be made to understand the problem. This sometimes takes time and patience.
Remember to be clear, concise, and courteous when talking to textbook
publishers. You may be the first blind person with whom the representative
on the other end of the line has ever spoken.
2. Obtaining Textbooks From Bookshare

For years, Bookshare has been a place where blind people have been able to
obtain books of all types, including textbooks for students. In the
beginning, Bookshare received books from volunteers who scanned and
proofread books that were then placed on the website. Today, although
volunteer scanners and proofreaders are still a vital part of the service,
many works are now obtained directly from the publisher. It is also
possible to request books that can be scanned, proofread, and placed on
Bookshare to be enjoyed by all.
It costs $75 to join Bookshare for the first time, and $50 per year
thereafter, but students can use the service for free as long as they are
in school.
Bookshare provides ebooks in a variety of formats including DAISY,
electronic braille files, and EPUB , which allows for easy reading of books
on any number of mobile devices,
Read more about EPUB format here:

both mainstream and blindness-specific. Bookshare books are text only, and
do not contain an audio option.
Other Resources for Obtaining Accessible Textbooks for People Who Are Blind

3. BARD:

Although not primarily intended for this purpose, the National Library
Service’s BARD (braille audio reading and download) site sometimes
contains books that are used in the school setting. Books on music,
psychology, and computers are just a few possible topics. It is likely that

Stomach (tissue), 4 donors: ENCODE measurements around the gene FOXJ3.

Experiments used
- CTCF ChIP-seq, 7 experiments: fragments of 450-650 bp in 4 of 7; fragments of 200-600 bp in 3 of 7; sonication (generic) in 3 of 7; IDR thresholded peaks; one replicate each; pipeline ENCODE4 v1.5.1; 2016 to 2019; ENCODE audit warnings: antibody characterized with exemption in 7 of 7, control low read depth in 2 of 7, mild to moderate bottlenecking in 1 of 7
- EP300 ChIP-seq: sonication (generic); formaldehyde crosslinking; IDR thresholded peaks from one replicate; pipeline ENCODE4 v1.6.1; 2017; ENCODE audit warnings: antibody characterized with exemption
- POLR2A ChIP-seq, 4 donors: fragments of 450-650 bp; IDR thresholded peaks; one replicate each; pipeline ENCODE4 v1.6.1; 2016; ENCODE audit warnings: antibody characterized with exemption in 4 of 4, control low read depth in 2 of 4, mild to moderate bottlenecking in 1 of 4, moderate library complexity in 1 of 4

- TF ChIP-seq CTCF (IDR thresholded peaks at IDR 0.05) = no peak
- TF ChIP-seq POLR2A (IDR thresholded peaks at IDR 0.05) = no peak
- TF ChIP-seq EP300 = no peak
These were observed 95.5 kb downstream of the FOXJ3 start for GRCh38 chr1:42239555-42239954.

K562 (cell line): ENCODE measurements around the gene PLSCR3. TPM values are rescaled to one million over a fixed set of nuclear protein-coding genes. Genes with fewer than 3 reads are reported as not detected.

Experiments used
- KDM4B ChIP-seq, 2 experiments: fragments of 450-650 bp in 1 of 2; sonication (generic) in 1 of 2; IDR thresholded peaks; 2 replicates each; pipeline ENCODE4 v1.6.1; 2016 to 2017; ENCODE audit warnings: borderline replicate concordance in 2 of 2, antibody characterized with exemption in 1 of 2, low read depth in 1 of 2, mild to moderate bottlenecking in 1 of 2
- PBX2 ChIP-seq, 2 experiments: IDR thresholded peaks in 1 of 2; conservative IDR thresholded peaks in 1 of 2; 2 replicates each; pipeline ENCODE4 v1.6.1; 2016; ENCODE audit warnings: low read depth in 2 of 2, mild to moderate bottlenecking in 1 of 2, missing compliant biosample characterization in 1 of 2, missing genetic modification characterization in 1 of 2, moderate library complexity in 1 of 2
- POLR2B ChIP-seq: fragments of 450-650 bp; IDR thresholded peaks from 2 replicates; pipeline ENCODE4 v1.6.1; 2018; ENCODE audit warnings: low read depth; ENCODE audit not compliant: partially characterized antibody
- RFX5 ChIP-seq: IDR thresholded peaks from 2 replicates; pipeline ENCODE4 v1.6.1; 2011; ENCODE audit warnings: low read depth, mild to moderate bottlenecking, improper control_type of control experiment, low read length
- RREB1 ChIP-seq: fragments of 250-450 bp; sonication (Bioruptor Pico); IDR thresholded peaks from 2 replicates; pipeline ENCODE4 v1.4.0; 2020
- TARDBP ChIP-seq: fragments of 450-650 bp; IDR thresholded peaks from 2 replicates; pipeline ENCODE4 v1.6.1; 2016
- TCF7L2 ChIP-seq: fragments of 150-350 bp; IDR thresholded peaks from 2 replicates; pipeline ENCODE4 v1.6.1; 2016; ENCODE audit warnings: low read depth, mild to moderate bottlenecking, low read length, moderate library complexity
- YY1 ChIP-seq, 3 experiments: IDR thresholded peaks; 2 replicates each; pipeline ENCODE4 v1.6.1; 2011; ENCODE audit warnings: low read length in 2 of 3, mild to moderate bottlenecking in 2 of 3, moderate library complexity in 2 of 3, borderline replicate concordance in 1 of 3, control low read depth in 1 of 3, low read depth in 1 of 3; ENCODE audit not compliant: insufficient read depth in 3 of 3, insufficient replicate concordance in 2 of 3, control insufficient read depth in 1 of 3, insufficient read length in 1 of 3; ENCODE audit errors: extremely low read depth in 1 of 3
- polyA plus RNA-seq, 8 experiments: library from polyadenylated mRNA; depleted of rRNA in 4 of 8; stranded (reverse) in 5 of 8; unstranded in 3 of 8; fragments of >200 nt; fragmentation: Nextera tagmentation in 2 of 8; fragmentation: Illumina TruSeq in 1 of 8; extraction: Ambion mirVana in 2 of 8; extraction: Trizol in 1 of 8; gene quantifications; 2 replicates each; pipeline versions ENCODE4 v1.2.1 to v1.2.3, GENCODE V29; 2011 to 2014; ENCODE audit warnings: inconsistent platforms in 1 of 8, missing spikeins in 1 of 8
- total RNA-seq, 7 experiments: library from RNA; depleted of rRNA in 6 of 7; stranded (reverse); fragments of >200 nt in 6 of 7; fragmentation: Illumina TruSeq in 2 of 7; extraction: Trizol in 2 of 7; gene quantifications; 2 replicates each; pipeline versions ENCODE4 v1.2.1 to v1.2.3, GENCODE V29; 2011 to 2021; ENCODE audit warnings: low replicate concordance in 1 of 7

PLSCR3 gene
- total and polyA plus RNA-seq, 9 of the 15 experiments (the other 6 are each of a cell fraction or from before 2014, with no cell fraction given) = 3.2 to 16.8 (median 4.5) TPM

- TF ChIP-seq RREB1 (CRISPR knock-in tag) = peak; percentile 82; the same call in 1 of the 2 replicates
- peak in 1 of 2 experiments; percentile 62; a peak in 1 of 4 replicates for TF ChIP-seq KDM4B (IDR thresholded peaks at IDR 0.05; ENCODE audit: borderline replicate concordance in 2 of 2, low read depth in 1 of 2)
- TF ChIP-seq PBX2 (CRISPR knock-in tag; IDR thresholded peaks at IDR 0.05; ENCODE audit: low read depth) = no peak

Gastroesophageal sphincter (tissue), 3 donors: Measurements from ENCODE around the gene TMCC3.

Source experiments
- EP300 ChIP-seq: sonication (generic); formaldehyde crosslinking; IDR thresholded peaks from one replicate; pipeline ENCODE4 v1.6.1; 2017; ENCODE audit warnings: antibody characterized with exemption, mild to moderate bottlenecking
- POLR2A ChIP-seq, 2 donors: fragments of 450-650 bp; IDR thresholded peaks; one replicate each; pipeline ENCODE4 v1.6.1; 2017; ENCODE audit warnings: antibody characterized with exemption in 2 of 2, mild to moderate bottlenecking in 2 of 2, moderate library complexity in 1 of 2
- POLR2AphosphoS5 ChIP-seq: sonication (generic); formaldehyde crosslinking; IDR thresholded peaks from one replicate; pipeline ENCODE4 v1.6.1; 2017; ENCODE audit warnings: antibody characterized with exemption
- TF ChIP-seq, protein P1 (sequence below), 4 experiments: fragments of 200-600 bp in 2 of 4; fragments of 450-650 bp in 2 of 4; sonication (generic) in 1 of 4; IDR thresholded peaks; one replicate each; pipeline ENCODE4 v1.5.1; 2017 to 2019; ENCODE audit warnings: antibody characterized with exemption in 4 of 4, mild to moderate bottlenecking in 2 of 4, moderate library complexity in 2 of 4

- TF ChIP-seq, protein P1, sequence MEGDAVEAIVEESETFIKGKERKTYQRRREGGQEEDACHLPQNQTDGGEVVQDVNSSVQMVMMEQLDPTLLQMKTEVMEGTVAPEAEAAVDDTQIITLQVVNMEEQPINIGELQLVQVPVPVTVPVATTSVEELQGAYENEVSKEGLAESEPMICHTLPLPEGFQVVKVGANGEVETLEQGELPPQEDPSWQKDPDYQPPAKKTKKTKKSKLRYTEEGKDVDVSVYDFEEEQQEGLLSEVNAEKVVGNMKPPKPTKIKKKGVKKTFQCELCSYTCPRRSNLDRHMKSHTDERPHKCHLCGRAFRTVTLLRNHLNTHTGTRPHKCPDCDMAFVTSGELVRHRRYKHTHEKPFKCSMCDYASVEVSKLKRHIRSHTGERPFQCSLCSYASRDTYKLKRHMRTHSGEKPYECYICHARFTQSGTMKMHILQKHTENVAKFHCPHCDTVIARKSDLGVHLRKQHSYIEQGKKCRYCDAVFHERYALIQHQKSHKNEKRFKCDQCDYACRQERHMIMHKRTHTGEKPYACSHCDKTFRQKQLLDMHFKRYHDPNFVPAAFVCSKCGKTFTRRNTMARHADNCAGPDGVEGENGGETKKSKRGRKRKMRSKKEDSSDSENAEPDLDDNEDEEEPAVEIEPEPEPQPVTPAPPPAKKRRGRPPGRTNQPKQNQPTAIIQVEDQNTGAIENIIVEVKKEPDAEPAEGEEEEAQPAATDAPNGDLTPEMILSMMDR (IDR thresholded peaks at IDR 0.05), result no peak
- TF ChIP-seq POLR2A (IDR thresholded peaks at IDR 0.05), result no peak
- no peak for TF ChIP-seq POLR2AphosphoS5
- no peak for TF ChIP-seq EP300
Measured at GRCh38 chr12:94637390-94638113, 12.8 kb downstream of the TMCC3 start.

the latest edition of a textbook might not be available, but there might be
enough useful material available to get a student started in the right
It is sometimes possible to find books in hard-copy braille from places such
as BARD. When I was in college, I found an agency that produced braille
volumes for me at a nominal cost. The problem I found was that the books
took up a lot of room, and became out-of-date in just a few years. I
personally would not spend a lot of money having books produced in braille
today, unless it was a topic such as math that I really wanted to be able
to explore in a way that only hard-copy braille would allow.

4. VitalSource

One of the textbooks I used when teaching my music appreciation class used
VitalSource , a provider of eTextbook content to distribute their book to
me. I eventually obtained the book in PDF format, so I didn’t use the site
for long. My brief experience was quite pleasant, however. I was able to
move around the book with no problem, and content was hyperlinked in a way
that provided easy access to the Internet and other parts of the text.
Amazon, Google, and Apple are all actively providing electronic texts on a
daily basis, and each of those companies is showing an increased commitment
to, and understanding of, the needs of those who have a print disability.
It would definitely be worth checking out any or all of these options when
looking for an accessible electronic textbook.

How to Find Accessible Electronic Textbooks
With so many accessible textbook options available these days, it is
important to have a resource that will pull all of this information
together in one place, making it possible to find out whether a textbook is
available in an accessible format, and where the book can be obtained.

1. The Louis database from the American Printing House for the Blind is